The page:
Saturday, October 26, 2013

Pete McGuinness: Voice Like a Horn

Summit Records
By Ric Bang
Buy CD: Voice Like a Horn

Before discussing this album, a brief confession: 

I’ve always made a point of discussing music that’ll be worth your time: albums that rank as good, better and best. Anything of lesser quality is set aside. My first pass at any given CD usually involves relatively short “scans” of each track (hence this blog’s name!). Albums that make the cut then are analyzed (and enjoyed) at length, as the review is composed and written.

Didn’t happen that way this time. I was hooked during the first 16 bars of the first track, listened to the entire album without skipping anything ... and then listened to it again. Almost forgot that I was supposed to be contemplating a review.

Yep, it’s that good.

The basic format is a quartet. McGuinness plays trombone and handles vocals, and is joined by Ted Kooshian on piano, Andy Eulau on bass, and Scott Neumann on drums. Jon Gordon (alto sax and flute) and Bill Mobley (trumpet) guest on a few tracks. Six of the eight selections are from the Great American Songbook, including “Yesterdays” and “I’ve Grown Accustomed to Her Face.” The remaining two tunes are jazz traditionals: Dizzy Gillespie’s “Birks Works” and “49th Street” (a head arrangement based on the chord structure of “Lover”). McGuinness handled all of the arrangements, except for “49th Street.”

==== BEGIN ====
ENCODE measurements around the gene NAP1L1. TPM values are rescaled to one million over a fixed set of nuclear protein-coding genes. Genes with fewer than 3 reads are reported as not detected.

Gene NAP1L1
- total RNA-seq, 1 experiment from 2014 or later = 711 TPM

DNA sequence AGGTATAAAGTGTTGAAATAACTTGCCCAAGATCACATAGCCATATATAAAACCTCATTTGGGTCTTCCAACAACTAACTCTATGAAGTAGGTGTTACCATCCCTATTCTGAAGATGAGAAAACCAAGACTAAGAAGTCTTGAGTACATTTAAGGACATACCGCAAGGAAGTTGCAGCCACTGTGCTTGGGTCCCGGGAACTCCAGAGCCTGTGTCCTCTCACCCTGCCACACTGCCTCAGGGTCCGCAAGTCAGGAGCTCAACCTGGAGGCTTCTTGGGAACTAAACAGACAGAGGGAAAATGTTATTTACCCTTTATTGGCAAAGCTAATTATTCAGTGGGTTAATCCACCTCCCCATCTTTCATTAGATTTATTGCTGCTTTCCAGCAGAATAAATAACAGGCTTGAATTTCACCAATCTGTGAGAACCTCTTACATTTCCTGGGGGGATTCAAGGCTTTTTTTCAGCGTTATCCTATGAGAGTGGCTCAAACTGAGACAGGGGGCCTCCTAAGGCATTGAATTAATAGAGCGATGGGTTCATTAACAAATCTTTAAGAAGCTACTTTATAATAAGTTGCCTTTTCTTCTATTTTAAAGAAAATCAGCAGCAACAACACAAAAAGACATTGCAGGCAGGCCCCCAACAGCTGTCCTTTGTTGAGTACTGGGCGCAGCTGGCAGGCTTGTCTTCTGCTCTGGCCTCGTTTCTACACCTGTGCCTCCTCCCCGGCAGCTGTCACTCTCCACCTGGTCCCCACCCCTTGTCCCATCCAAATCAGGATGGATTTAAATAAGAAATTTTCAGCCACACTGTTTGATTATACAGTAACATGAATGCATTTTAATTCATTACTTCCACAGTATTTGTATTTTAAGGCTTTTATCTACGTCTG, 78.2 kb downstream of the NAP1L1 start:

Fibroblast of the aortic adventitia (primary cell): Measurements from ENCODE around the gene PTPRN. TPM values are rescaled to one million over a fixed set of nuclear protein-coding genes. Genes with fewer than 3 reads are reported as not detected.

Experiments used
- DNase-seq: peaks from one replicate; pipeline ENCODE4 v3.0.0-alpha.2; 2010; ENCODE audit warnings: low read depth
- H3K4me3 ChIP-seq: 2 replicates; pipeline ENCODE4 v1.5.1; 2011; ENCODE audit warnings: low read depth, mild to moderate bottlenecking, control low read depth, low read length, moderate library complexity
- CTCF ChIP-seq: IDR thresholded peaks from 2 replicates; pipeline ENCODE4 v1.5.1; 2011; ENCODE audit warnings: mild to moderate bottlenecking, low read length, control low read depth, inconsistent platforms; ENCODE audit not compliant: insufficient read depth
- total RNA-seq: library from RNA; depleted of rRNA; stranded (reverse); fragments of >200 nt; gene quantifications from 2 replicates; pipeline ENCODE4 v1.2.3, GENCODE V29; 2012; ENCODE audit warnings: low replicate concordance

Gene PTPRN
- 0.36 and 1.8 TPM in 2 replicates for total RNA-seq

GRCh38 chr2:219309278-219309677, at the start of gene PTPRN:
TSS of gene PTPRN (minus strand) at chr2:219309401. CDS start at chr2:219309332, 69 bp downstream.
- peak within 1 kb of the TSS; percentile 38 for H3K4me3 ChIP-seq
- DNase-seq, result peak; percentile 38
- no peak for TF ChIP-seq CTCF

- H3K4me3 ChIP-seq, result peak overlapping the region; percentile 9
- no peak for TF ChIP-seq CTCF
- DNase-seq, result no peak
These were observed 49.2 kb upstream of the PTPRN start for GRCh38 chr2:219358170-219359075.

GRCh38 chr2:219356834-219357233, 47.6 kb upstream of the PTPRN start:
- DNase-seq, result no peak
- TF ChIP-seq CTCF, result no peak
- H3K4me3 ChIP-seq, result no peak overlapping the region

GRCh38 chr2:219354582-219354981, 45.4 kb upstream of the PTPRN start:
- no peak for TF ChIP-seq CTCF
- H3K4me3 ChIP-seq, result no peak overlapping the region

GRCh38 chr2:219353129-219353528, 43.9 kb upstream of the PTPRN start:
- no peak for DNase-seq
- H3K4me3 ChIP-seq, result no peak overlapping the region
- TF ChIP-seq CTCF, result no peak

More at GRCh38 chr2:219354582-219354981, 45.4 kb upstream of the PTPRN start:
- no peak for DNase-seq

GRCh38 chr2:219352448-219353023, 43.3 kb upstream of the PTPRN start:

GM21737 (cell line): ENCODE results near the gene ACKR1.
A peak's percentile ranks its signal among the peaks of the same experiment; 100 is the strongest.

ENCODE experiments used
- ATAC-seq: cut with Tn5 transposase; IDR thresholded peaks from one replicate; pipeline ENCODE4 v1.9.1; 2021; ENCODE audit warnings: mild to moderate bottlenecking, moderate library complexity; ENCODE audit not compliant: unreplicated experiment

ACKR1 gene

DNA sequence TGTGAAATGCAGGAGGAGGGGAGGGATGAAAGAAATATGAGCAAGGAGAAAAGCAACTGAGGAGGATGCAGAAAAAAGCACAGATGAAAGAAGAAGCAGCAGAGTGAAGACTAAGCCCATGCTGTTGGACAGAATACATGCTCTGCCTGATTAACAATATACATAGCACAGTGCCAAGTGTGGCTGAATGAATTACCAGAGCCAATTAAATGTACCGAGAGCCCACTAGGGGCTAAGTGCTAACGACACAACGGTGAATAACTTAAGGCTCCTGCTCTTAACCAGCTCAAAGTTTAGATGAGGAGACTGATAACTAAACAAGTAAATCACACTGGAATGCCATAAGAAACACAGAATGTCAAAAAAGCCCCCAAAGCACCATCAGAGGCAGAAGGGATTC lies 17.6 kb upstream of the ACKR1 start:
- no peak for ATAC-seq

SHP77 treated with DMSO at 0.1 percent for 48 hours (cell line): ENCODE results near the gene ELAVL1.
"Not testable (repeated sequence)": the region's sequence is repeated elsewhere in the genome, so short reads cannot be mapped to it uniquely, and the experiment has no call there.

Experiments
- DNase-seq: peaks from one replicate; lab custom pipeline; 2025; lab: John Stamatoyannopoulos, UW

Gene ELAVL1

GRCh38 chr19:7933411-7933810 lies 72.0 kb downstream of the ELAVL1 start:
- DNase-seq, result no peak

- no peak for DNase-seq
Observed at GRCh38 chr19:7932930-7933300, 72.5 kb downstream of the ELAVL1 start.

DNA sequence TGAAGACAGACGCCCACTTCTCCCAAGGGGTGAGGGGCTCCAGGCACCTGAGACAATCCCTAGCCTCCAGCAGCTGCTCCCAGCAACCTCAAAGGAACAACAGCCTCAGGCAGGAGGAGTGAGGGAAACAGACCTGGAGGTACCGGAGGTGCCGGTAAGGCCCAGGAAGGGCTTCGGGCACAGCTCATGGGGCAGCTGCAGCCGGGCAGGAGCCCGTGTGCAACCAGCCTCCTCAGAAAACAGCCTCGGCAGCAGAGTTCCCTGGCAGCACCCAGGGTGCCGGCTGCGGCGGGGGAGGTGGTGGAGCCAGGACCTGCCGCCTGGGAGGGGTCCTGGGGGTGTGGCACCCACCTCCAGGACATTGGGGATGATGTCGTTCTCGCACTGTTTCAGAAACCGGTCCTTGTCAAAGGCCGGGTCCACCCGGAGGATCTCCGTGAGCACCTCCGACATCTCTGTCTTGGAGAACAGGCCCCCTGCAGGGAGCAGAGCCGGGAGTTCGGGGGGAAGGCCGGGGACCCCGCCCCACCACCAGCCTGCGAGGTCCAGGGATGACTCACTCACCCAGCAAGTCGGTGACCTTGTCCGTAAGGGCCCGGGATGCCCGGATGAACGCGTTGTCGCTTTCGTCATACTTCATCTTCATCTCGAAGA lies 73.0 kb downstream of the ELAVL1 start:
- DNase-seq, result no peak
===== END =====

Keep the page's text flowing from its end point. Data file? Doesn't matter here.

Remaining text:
The performances and arrangements are excellent, and everything swings like crazy. McGuinness, however, is the unique element. He not only plays great jazz trombone; he’s an exceptional male jazz vocalist ... the best to have come along in years. We’ve all enjoyed many who can really rock — guys like Joe Williams, Jimmy Rushing, Mark Murphy, Chet Baker, Frank Sinatra and Mel Torme — but only a few have been masters of scat singing. Torme was one; Bobby McFerrin and Darmon Meader are others. 

McGuinness belongs in their company; his voice truly mimics an instrument. He brings flavor and originality to the lyrics, then takes off with innovative scat choruses that essentially add another “horn” to the combo.

The ensemble and solo work on every track is exceptional; you won’t be able to keep your fingers and feet from moving. This is an exciting, grooving experience. Let’s hope for more recording sessions — and some concert tours! — from these guys.

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